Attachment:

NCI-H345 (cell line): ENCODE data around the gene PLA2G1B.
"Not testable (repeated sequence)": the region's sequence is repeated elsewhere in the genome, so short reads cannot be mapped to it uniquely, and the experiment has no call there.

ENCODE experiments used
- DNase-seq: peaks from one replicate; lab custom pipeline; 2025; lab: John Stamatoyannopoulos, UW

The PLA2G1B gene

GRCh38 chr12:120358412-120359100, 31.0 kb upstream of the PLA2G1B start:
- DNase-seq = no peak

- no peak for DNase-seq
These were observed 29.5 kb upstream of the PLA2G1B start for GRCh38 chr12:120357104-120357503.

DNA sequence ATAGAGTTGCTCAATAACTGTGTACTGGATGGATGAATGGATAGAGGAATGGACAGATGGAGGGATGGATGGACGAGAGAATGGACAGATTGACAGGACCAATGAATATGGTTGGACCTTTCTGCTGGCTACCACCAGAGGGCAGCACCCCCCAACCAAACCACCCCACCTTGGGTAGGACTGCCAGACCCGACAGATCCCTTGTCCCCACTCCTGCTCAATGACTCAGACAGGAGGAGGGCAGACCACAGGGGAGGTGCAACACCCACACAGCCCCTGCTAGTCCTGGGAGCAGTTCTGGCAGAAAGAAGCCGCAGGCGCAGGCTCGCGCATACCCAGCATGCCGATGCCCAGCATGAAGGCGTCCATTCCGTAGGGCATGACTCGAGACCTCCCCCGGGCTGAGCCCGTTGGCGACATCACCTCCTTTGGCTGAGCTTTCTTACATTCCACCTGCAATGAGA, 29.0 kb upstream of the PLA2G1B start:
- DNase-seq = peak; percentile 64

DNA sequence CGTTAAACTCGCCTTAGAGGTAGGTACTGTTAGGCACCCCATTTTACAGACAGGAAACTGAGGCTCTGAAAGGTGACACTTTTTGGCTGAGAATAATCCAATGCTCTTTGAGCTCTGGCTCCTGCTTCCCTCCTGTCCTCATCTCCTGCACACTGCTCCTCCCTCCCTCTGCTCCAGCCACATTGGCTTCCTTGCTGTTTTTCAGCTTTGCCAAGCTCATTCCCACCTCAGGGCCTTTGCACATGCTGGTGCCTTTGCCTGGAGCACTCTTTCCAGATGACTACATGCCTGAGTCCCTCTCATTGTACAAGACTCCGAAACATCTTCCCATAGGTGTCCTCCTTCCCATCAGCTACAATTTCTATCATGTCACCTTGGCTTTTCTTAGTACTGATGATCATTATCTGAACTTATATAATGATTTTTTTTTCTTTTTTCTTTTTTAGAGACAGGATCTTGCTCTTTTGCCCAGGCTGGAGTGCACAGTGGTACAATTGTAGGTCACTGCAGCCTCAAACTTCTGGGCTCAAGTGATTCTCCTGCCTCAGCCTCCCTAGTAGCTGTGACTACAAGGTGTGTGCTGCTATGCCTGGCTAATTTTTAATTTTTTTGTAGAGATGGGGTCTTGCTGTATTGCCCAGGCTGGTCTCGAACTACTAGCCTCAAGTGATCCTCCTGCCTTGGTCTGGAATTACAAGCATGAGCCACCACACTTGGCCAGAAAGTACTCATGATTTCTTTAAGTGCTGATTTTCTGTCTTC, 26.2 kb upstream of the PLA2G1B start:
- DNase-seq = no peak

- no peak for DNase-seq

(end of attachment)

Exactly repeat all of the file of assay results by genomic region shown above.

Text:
NCI-H345 (cell line): ENCODE data around the gene PLA2G1B.
"Not testable (repeated sequence)": the region's sequence is repeated elsewhere in the genome, so short reads cannot be mapped to it uniquely, and the experiment has no call there.

ENCODE experiments used
- DNase-seq: peaks from one replicate; lab custom pipeline; 2025; lab: John Stamatoyannopoulos, UW

The PLA2G1B gene

GRCh38 chr12:120358412-120359100, 31.0 kb upstream of the PLA2G1B start:
- DNase-seq = no peak

- no peak for DNase-seq
These were observed 29.5 kb upstream of the PLA2G1B start for GRCh38 chr12:120357104-120357503.

DNA sequence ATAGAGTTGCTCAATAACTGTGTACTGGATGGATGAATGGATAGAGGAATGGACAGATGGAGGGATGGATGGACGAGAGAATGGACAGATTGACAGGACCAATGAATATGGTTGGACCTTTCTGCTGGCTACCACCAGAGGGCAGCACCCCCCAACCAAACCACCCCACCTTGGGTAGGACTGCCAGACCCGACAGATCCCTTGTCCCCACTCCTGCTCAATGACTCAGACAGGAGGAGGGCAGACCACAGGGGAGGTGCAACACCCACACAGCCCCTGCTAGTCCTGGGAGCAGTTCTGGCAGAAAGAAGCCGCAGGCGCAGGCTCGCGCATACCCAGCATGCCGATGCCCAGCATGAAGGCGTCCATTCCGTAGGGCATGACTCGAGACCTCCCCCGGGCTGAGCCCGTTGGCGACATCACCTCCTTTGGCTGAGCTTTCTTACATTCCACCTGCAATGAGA, 29.0 kb upstream of the PLA2G1B start:
- DNase-seq = peak; percentile 64

DNA sequence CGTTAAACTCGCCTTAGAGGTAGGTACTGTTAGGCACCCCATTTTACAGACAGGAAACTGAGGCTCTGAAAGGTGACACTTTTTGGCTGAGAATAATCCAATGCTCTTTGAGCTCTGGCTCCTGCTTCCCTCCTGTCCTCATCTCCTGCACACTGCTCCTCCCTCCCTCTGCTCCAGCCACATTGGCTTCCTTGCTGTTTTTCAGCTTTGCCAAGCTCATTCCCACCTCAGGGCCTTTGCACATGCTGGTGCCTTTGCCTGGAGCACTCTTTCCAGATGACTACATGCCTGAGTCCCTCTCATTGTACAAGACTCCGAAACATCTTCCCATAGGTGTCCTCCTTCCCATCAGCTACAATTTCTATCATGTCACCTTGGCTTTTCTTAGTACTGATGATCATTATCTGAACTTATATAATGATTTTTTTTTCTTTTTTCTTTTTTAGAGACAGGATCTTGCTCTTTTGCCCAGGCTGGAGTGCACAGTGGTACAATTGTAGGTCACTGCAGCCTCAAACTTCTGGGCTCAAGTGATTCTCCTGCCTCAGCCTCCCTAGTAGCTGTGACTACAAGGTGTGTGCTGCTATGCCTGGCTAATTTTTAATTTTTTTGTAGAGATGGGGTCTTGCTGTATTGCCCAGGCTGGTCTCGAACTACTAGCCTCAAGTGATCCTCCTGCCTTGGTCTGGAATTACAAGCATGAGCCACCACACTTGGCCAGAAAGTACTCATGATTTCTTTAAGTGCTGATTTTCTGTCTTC, 26.2 kb upstream of the PLA2G1B start:
- DNase-seq = no peak

- no peak for DNase-seq